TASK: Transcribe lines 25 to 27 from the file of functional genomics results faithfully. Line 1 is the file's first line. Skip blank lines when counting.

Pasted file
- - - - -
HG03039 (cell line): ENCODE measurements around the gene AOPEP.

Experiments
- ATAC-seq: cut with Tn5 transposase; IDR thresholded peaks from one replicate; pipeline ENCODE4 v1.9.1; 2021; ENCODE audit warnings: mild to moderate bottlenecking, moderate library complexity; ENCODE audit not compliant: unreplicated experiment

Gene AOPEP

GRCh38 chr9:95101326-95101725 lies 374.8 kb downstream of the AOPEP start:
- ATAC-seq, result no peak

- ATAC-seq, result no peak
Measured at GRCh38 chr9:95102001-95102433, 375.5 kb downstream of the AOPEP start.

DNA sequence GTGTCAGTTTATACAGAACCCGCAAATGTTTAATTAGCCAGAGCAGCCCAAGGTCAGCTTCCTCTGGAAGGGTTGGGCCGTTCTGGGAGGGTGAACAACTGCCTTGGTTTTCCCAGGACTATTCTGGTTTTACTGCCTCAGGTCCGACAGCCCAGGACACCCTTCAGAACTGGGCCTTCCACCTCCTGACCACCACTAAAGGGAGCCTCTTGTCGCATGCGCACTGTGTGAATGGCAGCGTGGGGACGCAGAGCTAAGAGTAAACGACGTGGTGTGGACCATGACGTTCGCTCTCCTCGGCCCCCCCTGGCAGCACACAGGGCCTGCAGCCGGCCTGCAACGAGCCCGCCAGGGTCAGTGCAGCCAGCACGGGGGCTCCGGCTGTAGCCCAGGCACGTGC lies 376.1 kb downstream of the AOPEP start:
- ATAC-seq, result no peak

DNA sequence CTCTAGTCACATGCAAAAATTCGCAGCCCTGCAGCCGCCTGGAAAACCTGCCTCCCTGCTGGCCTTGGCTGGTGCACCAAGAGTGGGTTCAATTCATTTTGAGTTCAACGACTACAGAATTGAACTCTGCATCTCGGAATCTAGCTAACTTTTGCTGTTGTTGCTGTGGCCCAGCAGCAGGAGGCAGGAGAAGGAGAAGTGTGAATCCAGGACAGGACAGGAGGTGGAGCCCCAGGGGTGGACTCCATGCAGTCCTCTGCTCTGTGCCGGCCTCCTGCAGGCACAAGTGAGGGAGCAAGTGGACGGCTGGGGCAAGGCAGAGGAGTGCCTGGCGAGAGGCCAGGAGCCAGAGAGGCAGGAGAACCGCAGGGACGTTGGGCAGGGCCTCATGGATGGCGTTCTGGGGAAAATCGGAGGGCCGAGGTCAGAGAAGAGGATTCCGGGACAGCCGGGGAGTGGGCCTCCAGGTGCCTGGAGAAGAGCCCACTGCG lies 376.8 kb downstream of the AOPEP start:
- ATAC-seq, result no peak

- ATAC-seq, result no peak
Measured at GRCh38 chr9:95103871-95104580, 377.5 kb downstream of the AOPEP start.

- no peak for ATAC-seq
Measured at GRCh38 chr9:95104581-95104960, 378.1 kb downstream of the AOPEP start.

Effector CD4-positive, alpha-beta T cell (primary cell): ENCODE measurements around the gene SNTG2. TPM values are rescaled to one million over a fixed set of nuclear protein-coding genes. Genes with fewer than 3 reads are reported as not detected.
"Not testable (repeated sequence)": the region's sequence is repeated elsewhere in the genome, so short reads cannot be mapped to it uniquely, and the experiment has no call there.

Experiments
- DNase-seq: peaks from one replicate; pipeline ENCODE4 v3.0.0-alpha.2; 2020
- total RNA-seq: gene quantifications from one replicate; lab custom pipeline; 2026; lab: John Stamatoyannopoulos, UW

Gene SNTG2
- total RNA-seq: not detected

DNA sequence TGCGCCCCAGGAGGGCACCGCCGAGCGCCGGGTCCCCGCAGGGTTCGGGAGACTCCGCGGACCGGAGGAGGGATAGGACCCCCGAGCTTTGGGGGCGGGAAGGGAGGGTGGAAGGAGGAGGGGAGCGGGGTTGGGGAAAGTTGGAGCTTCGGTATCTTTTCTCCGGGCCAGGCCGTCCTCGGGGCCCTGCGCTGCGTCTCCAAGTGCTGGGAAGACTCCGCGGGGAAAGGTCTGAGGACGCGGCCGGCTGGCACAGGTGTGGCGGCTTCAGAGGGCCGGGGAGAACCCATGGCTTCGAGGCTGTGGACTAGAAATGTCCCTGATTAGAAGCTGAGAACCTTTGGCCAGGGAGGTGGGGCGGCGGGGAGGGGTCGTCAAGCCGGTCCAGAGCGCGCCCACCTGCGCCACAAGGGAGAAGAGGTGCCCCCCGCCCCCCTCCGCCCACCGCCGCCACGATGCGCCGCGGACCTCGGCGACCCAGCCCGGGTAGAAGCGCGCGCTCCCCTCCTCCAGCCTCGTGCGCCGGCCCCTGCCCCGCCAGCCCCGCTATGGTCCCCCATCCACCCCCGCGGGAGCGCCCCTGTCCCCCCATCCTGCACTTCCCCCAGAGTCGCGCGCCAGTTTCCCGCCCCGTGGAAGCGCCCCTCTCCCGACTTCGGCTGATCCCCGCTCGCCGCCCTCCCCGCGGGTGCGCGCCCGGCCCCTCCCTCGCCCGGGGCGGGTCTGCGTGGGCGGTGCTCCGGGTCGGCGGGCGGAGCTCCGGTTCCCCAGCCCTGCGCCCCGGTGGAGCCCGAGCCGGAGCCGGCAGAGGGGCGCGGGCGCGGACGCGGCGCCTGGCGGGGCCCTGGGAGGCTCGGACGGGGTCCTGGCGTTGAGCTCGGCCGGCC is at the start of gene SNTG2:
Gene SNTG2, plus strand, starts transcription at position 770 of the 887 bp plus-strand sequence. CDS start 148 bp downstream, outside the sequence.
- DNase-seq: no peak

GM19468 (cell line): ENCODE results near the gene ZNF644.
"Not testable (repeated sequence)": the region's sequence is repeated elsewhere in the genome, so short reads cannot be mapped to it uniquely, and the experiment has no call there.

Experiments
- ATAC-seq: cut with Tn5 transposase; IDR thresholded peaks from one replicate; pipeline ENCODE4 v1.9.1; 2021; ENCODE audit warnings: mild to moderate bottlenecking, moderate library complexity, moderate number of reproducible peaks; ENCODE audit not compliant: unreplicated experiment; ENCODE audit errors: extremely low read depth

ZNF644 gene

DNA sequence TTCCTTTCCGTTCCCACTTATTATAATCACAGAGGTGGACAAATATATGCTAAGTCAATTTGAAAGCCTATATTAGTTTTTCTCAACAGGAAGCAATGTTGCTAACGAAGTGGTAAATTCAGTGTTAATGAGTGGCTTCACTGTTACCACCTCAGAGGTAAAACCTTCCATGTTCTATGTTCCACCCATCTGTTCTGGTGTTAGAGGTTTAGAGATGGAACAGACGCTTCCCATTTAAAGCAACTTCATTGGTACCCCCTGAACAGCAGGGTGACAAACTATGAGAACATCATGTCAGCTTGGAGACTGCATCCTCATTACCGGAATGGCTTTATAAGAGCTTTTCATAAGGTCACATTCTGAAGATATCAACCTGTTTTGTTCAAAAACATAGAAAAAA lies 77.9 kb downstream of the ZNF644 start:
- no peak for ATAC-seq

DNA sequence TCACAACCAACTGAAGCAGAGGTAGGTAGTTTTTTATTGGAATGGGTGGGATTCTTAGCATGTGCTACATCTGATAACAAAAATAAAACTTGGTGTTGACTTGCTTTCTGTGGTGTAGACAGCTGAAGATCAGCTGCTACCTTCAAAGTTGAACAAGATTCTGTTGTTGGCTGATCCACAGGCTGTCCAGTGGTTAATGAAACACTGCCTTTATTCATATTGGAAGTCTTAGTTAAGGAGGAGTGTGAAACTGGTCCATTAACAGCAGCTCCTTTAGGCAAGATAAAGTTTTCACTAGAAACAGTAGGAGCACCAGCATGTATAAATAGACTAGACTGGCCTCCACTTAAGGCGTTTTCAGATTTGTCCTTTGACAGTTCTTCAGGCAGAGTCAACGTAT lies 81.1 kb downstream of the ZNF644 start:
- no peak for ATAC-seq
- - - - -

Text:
Gene SNTG2, plus strand, starts transcription at position 770 of the 887 bp plus-strand sequence. CDS start 148 bp downstream, outside the sequence.
- DNase-seq: no peak

GM19468 (cell line): ENCODE results near the gene ZNF644.